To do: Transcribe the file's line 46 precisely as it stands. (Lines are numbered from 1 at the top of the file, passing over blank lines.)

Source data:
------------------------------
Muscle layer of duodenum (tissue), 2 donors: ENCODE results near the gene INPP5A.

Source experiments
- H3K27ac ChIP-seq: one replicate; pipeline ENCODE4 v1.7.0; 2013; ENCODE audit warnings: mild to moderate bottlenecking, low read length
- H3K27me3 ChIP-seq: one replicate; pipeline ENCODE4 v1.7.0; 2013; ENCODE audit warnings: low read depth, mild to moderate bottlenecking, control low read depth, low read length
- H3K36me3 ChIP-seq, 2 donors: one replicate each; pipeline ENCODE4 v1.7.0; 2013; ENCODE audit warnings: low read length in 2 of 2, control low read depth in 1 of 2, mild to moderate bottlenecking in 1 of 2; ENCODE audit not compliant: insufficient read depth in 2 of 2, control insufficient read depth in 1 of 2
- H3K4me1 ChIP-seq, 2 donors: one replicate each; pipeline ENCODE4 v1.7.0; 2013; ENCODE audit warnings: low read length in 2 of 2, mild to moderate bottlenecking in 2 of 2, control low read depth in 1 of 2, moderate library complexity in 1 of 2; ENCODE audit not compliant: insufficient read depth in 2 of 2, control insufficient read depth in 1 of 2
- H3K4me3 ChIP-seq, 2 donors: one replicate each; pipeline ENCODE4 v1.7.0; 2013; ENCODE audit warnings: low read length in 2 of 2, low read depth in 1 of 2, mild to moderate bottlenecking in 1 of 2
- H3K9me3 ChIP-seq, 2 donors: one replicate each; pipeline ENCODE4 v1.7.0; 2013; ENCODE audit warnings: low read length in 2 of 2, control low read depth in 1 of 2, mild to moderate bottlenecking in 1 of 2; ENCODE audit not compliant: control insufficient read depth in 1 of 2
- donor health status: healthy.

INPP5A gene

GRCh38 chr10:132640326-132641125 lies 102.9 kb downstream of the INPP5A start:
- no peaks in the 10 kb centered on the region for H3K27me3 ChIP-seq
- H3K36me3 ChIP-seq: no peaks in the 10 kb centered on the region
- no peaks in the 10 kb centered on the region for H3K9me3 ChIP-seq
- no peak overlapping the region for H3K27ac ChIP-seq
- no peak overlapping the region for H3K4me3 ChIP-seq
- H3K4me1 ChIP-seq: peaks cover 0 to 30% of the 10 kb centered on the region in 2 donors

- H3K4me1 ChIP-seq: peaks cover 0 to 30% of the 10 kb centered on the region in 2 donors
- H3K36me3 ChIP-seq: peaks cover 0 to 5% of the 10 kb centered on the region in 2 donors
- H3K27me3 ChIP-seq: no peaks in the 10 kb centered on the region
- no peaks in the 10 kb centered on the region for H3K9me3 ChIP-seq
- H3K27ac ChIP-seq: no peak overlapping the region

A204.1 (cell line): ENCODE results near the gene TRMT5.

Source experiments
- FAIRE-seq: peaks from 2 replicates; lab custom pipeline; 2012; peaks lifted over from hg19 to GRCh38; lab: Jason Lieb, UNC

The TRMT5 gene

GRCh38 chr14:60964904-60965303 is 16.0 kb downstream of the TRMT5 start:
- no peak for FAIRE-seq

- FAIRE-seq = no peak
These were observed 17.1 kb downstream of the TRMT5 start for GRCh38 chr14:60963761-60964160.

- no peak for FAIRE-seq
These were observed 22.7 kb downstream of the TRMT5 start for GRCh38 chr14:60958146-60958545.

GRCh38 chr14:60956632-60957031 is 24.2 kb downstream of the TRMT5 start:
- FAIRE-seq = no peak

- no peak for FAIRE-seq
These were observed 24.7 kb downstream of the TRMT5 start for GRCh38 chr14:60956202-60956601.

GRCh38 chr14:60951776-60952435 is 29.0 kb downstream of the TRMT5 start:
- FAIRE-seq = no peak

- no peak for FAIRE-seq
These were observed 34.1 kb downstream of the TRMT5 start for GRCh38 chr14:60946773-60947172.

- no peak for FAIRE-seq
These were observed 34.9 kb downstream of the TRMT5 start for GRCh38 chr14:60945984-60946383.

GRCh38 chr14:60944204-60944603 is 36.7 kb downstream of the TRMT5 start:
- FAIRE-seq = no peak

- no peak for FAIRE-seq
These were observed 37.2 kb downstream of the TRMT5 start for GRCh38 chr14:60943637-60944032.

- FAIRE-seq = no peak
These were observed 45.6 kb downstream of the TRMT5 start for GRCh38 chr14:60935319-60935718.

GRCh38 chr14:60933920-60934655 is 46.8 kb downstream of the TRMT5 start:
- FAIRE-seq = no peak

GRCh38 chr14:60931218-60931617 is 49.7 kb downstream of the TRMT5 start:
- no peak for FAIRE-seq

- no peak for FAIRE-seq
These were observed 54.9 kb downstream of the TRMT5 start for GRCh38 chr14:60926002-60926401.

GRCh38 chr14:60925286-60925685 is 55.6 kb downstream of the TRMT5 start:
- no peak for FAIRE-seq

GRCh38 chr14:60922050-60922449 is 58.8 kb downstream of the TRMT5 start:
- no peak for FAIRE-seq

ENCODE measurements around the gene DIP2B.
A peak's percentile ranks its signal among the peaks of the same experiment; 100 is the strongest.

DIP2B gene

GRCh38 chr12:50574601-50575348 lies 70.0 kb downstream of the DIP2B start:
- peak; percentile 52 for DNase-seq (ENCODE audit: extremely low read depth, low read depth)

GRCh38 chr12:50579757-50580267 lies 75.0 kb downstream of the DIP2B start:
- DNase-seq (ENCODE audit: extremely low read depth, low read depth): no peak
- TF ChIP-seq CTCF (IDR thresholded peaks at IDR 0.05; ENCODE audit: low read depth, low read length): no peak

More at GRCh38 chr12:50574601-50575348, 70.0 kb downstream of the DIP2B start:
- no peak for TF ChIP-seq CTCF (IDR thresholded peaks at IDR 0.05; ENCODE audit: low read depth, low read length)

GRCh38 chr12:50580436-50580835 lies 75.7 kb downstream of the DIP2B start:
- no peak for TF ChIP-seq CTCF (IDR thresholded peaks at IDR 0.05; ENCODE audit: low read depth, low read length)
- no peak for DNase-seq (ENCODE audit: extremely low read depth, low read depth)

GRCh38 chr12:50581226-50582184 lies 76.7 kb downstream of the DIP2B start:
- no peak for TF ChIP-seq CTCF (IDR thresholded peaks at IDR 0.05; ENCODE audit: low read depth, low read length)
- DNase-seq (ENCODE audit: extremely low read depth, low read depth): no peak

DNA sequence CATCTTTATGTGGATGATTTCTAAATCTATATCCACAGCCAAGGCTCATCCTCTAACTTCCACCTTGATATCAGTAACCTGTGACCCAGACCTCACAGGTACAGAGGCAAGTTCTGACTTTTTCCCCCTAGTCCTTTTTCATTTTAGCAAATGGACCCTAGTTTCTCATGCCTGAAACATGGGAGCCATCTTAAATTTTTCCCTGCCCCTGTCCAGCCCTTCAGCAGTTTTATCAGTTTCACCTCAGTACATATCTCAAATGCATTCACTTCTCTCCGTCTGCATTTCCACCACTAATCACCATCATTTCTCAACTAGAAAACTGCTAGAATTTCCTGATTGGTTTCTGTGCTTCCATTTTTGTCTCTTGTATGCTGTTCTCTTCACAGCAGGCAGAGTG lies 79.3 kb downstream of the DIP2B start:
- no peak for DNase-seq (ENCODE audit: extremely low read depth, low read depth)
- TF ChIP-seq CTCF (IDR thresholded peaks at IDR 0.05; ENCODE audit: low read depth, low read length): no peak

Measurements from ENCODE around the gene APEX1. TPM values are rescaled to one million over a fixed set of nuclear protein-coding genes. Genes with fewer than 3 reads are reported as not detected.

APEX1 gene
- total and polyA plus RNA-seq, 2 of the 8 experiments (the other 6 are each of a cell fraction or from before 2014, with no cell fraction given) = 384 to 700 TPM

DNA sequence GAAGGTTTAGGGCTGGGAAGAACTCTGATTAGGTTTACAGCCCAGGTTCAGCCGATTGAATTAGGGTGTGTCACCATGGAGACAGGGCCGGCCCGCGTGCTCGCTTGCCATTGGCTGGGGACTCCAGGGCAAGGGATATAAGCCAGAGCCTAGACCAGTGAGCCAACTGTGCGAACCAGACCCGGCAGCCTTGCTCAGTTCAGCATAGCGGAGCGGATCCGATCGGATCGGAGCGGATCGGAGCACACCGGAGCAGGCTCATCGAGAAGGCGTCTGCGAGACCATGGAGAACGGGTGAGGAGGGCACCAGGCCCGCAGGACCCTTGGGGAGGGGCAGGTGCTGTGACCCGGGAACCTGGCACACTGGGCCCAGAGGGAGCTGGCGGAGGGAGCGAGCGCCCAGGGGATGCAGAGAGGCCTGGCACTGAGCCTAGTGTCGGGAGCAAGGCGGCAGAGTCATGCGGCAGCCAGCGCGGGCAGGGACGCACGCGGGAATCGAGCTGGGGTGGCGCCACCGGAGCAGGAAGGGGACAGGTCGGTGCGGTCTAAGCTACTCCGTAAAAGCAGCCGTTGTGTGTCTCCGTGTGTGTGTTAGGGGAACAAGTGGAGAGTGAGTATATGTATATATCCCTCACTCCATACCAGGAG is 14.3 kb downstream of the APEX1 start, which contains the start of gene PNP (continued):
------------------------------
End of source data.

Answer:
These were observed 37.2 kb downstream of the TRMT5 start for GRCh38 chr14:60943637-60944032.